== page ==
2 Kings 3:11. Which poured water on the hands of Elijah— This is a fine eastern expression, signifying to serve or minister to. Houbigant renders it, who gave water to the hands of Elijah.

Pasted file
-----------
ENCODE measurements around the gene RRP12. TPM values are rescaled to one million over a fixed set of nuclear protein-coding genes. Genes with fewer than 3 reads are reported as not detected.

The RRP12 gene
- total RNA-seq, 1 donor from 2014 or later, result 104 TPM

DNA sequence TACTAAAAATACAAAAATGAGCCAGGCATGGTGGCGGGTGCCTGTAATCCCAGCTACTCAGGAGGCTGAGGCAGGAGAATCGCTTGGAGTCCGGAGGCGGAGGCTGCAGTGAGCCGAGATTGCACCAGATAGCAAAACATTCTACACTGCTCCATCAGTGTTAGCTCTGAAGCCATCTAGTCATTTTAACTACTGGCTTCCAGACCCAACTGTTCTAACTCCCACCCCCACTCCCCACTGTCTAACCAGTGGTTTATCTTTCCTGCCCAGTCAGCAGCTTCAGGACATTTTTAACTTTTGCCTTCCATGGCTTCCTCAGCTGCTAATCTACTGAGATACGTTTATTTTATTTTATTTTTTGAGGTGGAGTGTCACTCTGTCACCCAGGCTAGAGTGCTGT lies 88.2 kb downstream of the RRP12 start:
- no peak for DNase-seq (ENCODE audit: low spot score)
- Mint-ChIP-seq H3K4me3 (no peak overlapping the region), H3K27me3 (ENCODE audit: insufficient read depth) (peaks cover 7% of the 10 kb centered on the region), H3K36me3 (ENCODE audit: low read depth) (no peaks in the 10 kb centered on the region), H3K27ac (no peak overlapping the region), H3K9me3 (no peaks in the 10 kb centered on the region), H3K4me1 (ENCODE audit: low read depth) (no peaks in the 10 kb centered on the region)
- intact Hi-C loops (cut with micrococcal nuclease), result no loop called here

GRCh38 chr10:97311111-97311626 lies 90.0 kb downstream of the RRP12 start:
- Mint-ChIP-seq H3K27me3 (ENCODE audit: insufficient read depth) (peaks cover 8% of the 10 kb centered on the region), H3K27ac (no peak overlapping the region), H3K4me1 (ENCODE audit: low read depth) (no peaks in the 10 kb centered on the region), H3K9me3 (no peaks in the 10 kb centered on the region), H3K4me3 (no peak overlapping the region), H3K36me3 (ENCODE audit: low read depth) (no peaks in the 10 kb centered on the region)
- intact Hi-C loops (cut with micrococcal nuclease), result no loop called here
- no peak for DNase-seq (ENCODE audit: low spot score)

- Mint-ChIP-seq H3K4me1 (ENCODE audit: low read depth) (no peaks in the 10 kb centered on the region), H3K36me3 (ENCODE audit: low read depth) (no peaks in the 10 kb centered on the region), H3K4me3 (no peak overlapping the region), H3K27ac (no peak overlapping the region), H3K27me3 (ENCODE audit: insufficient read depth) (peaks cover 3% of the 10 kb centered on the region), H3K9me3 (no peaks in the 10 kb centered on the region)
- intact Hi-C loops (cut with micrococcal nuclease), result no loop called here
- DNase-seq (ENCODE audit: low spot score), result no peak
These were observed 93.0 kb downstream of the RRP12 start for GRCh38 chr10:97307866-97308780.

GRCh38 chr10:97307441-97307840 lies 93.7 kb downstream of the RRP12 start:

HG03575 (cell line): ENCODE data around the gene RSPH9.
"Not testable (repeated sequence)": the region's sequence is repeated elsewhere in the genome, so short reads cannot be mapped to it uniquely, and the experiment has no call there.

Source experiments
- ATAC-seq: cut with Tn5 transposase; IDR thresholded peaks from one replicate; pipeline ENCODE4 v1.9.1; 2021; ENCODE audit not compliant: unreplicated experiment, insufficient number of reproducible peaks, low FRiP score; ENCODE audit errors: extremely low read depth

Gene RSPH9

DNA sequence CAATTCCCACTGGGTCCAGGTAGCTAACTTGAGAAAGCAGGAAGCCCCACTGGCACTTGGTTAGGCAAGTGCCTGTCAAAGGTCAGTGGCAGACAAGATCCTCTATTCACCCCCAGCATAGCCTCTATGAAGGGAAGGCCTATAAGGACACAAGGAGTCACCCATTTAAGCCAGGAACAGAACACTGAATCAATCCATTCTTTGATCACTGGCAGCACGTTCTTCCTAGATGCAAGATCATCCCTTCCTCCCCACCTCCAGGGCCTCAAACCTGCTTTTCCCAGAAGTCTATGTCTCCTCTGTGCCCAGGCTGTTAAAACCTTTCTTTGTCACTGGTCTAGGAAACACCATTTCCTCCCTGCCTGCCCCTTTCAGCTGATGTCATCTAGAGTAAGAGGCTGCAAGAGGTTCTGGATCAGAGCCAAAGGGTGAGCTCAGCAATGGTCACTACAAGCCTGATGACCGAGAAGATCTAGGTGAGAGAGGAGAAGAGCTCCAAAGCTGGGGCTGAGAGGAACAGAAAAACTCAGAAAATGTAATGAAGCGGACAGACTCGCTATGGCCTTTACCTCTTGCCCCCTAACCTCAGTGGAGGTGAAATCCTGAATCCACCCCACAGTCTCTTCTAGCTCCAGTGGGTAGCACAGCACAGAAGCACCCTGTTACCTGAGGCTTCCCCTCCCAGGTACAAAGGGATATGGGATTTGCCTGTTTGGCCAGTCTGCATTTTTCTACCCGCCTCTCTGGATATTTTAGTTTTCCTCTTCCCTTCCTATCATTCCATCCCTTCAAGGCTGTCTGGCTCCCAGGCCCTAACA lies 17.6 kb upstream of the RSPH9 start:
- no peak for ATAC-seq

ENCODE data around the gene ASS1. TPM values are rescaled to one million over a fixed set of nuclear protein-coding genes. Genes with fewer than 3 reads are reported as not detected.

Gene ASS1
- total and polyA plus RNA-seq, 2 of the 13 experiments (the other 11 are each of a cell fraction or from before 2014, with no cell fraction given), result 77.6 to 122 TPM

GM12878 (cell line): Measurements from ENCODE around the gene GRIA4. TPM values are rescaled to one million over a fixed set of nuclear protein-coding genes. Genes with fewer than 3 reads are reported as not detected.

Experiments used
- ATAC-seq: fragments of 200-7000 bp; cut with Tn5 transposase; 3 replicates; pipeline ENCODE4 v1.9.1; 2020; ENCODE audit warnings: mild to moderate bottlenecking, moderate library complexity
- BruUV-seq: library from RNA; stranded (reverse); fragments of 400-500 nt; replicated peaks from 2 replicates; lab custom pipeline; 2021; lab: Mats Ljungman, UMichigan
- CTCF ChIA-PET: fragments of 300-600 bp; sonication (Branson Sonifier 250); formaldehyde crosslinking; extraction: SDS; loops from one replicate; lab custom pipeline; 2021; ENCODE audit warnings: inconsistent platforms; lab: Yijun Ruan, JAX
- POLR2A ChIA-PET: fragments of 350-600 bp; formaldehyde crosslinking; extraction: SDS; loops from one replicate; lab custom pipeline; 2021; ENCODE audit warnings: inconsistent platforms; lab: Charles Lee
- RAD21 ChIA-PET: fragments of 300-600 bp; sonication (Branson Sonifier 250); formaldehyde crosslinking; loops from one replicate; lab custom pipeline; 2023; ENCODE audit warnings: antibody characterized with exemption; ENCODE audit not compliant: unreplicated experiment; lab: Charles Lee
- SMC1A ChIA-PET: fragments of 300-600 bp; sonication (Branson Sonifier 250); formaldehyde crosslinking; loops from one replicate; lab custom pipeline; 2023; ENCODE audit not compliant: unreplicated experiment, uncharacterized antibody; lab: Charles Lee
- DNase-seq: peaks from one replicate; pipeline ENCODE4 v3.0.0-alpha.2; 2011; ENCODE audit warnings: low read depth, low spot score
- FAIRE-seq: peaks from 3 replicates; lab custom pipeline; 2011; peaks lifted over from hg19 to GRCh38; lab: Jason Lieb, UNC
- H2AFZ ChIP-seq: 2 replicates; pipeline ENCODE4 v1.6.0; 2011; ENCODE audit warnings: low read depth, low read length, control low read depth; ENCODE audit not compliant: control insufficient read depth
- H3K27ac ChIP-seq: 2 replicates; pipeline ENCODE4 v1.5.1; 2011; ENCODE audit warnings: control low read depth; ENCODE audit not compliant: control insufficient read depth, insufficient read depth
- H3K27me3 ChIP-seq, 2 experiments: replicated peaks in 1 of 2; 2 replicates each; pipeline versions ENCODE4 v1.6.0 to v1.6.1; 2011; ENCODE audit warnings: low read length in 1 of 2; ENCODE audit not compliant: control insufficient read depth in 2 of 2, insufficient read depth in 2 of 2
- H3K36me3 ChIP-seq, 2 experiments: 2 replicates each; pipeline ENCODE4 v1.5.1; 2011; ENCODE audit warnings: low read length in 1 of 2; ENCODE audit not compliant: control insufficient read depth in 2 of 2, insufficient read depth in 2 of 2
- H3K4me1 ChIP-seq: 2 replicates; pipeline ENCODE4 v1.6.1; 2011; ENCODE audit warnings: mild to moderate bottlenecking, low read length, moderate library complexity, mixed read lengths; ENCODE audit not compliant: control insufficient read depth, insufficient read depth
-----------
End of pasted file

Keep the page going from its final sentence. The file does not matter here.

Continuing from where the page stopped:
2 Kings 3:17. Ye shall not see wind, &c.— See the note on 1 Kings 18:45. It is very common in the eastern countries, and particularly in the deserts of Arabia, to be in want of water, which is so scarce there, that travellers, and the beasts they carry with them, often perish with thirst. Their last resource for preserving their lives is, to cut open their camels, and get from their stomachs what water they contain. We cannot say whether these kings, from a want of precaution, had neglected to provide sufficiently for themselves and their army, or whether they remained upon the road longer than they had foreseen. From the text it is plain, that they wanted water, and that the army found itself so urged by thirst that both men and beasts were in danger of their lives. In this calamity the kings had recourse to Elisha; as in cases of emergency, we see men have recourse to the prayers of wise and pious persons, to whom they paid little regard at another time, but who, in the days of calamity, are resorted to by whole cities and nations. The prophet arrives; he reproves Jehoram for his impiety, and then foretels things superior to reason and the powers of nature, insomuch that the impious acknowledged and adored the assisting hand of the Almighty. He commands what is to be done, in order that so miraculous a succour may be of use to those who were thus pressed by necessity, and that it might not slip them too speedily. Thus saith the Lord, make this valley full of ditches, &c. These circumstances deserve attention, and furnish certain proofs of the miracle: after a long drought it commonly happens, especially in hot climates, that the rains are accompanied or preceded by winds, which collect together clouds, and break against each other the little bubbles of water which float in the air. See 1 Kings 18:41. Without rain, rivers never overflow. But here, without rain, without wind, there came water by the way of Edom, and the country was filled with water. It issued somewhere, by the order of God, from the bowels of the earth, and flowed into the camp of the allied princes. Who but God could, at a given period, have produced so marvellous an effect?